With about five minutes remaining and the Jets trailing 31-24 and facing fourth-and-4 at the Packers' 36-yard-line, Mornhinweg, who liked the play he called, noticed that the offense's formation was "aligned improperly."
A video replay appears to show that running back Bilal Powell was lined up on the left side of quarterback Geno Smith instead of the right side. Smith calmly motioned to Powell to switch sides, which the running back did, but it proved to be too late.
The play clock was winding down, and Mornhinweg began moving toward coach Rex Ryan on the sideline trying to get his attention. But Ryan's headset, Mornhinweg said, was on the defensive channel. The Jets had one timeout left, and Mornhinweg wanted to get the play right.
Defensive end Sheldon Richardson, noticing that Mornhinweg wanted a timeout, yelled into the ear of the official standing along the Jets' sideline. The timeout was granted, but only a couple of players on the field knew.
Smith threw a perfect touchdown pass to receiver Jeremy Kerley, but the play was blown dead. The Jets wound up picking up a first down but failed to reach the end zone and turned the ball over on downs.
"First of all, I want to make it crystal clear everything that goes on offensively is my responsibility, period," Mornhinweg said Monday. "I've got to do a better job of communicating and trusting 'Big Geno.' I've got to trust Geno to get everything fixed before the 40-second [play] clock. That's the scenario. I was surprised the timeout was called."
Mornhinweg acknowledged that he did yell for the timeout, which is why Richardson felt compelled to say something to the official to get his attention.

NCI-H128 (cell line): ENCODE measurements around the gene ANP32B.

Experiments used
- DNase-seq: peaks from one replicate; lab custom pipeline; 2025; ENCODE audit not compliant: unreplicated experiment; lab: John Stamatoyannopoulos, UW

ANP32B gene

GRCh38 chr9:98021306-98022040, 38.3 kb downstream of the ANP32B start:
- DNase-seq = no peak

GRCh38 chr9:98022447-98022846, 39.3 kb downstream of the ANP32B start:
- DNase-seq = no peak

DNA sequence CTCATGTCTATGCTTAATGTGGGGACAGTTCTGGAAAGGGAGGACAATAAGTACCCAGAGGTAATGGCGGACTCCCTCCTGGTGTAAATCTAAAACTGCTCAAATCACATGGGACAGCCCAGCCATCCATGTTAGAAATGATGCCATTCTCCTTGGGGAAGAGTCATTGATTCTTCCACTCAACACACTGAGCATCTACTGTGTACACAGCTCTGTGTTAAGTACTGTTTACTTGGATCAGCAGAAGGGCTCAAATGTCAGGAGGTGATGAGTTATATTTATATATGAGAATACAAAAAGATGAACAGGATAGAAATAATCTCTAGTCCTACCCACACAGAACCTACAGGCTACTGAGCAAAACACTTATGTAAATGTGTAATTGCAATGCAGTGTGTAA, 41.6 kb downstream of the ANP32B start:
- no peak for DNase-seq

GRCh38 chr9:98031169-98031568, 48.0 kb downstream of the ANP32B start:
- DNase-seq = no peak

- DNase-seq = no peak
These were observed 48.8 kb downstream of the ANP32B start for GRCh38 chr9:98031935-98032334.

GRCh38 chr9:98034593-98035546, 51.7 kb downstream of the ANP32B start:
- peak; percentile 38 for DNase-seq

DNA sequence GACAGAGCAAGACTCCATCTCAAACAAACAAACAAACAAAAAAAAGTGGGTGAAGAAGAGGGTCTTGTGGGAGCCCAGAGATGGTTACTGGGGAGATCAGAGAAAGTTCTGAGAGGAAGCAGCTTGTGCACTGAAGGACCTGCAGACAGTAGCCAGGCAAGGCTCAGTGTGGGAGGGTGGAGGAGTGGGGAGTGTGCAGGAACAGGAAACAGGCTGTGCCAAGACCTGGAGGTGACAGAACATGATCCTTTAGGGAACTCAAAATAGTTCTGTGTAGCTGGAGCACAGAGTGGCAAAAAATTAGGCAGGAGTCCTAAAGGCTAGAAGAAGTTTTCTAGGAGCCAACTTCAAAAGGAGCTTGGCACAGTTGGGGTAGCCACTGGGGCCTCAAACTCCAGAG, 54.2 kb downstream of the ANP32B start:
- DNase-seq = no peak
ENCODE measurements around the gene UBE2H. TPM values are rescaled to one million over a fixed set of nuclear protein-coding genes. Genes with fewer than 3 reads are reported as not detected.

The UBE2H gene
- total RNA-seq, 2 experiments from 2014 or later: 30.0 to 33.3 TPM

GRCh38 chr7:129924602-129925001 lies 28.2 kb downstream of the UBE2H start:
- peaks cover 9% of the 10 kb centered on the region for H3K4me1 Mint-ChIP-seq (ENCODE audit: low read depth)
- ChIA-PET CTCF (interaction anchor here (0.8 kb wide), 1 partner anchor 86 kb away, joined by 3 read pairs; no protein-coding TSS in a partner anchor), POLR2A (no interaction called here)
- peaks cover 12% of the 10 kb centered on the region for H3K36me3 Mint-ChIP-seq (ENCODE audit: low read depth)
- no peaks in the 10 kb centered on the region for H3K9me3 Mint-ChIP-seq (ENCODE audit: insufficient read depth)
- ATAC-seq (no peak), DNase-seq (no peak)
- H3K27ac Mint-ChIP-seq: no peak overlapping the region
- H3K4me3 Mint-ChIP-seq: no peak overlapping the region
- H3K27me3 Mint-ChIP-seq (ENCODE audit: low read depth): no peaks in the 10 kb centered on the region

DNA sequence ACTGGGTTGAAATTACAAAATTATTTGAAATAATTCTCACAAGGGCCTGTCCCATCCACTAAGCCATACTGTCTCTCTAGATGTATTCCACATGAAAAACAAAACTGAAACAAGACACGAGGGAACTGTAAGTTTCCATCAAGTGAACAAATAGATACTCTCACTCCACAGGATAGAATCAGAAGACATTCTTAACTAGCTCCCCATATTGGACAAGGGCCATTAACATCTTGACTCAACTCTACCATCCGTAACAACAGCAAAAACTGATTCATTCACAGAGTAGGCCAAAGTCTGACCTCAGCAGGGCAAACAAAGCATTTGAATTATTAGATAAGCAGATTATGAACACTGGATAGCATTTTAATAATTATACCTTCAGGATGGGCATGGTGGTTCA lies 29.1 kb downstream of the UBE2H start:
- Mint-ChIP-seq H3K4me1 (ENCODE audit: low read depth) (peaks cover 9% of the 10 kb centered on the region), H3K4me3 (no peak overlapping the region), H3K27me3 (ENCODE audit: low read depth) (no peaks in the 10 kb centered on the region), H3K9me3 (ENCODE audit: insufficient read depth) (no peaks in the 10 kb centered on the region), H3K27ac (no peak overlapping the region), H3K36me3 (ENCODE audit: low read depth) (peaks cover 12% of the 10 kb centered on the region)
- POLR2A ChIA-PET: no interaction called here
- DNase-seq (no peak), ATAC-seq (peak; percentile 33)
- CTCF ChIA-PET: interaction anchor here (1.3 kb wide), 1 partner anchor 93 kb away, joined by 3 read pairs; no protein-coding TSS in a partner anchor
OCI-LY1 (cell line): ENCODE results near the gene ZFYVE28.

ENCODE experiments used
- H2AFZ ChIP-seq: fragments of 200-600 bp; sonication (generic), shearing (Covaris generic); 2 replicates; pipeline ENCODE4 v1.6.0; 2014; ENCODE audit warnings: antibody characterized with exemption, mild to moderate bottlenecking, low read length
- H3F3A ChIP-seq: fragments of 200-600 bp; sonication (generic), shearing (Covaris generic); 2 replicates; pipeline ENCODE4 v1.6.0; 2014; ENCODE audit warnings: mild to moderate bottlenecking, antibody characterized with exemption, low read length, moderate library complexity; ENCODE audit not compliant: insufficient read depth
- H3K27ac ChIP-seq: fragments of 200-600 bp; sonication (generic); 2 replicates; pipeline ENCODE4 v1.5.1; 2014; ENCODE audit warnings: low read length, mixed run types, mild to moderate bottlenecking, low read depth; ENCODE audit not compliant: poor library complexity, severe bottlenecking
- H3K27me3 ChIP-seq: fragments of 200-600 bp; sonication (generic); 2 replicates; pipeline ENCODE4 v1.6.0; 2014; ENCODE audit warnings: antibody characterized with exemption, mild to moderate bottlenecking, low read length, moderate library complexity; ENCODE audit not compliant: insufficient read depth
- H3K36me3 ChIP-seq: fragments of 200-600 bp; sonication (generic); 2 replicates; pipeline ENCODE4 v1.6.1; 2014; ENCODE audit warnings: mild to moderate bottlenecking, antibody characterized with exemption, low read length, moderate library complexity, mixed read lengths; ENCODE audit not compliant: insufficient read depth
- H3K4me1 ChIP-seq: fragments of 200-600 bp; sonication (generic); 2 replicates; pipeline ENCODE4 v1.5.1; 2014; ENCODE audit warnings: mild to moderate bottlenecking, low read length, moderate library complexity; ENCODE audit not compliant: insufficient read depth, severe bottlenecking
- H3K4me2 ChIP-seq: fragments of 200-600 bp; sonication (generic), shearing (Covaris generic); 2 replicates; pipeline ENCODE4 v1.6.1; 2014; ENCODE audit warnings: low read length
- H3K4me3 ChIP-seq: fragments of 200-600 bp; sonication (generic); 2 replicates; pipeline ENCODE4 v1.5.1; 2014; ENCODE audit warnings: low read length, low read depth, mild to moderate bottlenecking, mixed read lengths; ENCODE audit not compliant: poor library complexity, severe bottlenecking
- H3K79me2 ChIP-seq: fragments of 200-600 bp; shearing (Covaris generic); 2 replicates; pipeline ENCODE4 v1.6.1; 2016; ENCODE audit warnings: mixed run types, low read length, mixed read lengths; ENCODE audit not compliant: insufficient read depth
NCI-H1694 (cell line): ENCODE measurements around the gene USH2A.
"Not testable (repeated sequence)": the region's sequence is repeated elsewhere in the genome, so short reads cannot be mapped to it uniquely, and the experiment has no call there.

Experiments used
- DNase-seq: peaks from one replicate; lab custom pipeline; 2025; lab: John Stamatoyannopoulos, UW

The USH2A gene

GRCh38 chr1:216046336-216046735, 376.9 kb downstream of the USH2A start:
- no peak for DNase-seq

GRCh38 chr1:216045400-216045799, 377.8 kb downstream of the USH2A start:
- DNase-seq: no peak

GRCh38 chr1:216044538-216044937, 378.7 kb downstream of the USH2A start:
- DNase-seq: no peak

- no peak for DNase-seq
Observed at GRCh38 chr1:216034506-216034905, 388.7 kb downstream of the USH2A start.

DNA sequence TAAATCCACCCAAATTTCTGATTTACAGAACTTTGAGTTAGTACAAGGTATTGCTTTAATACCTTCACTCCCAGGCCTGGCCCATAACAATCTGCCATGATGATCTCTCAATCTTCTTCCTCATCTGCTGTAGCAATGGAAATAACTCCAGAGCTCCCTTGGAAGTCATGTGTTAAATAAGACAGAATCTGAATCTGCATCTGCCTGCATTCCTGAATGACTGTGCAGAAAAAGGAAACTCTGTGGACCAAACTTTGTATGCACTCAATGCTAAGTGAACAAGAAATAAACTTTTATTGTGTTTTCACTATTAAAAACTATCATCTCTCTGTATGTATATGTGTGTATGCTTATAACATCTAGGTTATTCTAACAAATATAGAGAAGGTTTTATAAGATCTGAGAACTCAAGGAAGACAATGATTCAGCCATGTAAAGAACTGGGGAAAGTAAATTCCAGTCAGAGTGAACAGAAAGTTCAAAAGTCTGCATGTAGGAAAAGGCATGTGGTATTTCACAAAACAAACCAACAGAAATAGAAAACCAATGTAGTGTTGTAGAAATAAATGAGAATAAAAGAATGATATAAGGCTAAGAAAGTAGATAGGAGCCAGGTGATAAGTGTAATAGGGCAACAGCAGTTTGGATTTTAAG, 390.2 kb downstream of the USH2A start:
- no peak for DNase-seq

According to NFL rules, the head coach is the only one on the sideline who is allowed to call timeout. In the event that the play clock is winding down and a snap is imminent, however, the side judge, who is instructed to keep his eyes on the playing field, can grant a timeout if he hears it from the sideline.
Richardson accepted blame for the fiasco, but Mornhinweg said the defensive end was not at fault.
"Sheldon needs to take no accountability for that," Mornhinweg said. "He was only trying to help. It's just that simple. And I want to make sure everything that goes on offensively is my responsibility, so I've got to do a better job with the communication.
"When you're really good, those players [are allowed to] take it and run with it. And so that's what we're looking for, and I've got to be able to allow that to happen."
Ryan felt like everyone had good intentions. It was just a matter of a combination of miscommunication and some bad fortune.
"I think to Sheldon's credit and to everybody's credit really, we just want to win. I think you're caught up in it, and if you think you can help, you react like that," Ryan said.
Ryan said he never saw Mornhinweg try to get his attention for a timeout.
"I heard Sheldon say timeout, but I didn't say a word," Ryan said. "I think it was just a heat of the moment type deal that got called. Because there's times when people are yelling all the time. It's not the first time I've heard somebody yell timeout, because it happens. There's several times. Somebody says timeout and it's like hey you don't call timeout. But that happens more than you think."
Ryan did not want to address the possibility that the snap may have occurred before the timeout was granted because it wasn't going to change the result.
Ryan addressed why he was on the defensive headset.
"I've already talked to Marty, but I'm on the defensive headset talking about preparation in case we don't make the first down and so you're doing that," Ryan said, "and generally the process goes if that is indeed the case it's signaled down to me through the defensive headset from a coach up top. So that's been no different for a long time."
The Jets (1-1) face the Chicago Bears next Monday night at MetLife Stadium.
Sunday Blitz: Jets-Packers Recap
Jim Basquil and Eric Allen break down the Packers' 31-24 win over the Jets.